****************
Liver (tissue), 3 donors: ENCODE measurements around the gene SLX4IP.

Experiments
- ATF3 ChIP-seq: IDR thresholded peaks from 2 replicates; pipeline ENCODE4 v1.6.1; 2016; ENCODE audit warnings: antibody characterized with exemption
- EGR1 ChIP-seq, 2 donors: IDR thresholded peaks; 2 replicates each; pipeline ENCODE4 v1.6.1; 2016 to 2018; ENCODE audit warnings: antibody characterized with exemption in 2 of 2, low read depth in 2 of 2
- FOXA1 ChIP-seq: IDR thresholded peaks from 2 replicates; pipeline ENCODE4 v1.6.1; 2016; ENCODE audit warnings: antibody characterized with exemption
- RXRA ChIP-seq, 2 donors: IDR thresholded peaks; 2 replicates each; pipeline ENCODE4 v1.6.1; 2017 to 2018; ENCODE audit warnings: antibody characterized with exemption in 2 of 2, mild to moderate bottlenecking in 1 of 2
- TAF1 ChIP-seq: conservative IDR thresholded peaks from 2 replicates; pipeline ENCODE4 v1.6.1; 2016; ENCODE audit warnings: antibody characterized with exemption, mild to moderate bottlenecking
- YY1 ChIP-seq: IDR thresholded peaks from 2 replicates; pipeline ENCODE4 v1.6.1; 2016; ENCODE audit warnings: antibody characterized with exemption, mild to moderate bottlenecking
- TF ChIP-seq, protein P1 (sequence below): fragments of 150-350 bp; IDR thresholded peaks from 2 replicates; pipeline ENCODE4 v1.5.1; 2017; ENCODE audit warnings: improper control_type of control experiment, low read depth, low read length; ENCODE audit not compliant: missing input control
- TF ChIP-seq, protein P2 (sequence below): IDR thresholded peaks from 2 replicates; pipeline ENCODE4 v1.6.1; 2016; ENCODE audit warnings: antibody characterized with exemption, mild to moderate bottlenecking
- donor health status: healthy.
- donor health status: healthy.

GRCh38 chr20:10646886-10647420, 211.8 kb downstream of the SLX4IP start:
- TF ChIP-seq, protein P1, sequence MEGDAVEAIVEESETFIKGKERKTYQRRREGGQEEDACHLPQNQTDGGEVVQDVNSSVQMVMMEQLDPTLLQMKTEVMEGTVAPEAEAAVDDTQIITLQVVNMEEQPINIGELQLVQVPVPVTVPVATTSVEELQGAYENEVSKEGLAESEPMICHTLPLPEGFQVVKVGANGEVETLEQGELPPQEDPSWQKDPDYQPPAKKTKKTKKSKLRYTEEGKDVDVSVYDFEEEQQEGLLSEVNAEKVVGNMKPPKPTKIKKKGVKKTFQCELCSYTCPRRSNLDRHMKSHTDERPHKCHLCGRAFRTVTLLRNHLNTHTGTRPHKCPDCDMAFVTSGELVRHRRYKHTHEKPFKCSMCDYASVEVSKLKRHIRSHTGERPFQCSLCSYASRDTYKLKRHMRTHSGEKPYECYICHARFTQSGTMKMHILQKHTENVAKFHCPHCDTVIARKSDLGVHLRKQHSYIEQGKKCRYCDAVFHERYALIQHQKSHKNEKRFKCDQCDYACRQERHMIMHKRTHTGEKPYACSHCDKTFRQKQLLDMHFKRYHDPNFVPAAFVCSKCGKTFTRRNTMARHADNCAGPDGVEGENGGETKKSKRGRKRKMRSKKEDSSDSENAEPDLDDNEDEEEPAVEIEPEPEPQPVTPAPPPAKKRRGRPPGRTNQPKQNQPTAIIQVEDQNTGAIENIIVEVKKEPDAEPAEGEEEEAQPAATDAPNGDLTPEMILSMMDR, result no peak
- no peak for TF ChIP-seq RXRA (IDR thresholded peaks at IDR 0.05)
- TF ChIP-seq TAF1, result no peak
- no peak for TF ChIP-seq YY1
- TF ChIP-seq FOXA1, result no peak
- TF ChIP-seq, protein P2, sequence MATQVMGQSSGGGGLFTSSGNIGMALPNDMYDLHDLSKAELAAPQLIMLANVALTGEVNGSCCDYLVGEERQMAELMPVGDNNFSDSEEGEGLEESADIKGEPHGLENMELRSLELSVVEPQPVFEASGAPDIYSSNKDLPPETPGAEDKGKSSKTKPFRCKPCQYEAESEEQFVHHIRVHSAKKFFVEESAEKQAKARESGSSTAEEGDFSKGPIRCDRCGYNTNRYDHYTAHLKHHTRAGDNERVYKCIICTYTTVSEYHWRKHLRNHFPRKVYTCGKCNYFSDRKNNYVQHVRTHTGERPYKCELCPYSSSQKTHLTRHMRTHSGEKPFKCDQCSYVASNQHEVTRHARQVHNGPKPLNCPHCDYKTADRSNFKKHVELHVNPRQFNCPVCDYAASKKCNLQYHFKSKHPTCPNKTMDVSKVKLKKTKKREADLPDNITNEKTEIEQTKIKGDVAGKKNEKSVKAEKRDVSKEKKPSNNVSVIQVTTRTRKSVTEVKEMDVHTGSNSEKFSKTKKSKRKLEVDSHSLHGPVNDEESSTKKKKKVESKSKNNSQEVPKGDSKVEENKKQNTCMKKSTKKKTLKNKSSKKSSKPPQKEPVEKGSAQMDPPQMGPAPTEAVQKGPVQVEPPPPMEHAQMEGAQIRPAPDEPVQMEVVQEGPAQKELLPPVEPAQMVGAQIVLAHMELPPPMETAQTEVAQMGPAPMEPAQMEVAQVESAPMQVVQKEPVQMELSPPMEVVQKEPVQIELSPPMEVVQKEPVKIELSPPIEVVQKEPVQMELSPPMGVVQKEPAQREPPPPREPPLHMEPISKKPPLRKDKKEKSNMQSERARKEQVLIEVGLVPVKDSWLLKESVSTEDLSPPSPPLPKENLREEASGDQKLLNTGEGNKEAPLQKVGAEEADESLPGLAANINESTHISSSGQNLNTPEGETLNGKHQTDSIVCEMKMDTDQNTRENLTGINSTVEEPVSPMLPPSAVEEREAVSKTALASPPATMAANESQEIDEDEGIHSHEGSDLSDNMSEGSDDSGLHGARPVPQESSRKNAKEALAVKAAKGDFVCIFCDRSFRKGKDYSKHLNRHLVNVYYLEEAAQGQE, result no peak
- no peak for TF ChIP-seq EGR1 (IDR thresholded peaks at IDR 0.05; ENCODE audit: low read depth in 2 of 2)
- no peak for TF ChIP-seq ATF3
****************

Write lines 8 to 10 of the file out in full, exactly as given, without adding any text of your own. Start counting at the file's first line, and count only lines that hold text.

- YY1 ChIP-seq: IDR thresholded peaks from 2 replicates; pipeline ENCODE4 v1.6.1; 2016; ENCODE audit warnings: antibody characterized with exemption, mild to moderate bottlenecking
- TF ChIP-seq, protein P1 (sequence below): fragments of 150-350 bp; IDR thresholded peaks from 2 replicates; pipeline ENCODE4 v1.5.1; 2017; ENCODE audit warnings: improper control_type of control experiment, low read depth, low read length; ENCODE audit not compliant: missing input control
- TF ChIP-seq, protein P2 (sequence below): IDR thresholded peaks from 2 replicates; pipeline ENCODE4 v1.6.1; 2016; ENCODE audit warnings: antibody characterized with exemption, mild to moderate bottlenecking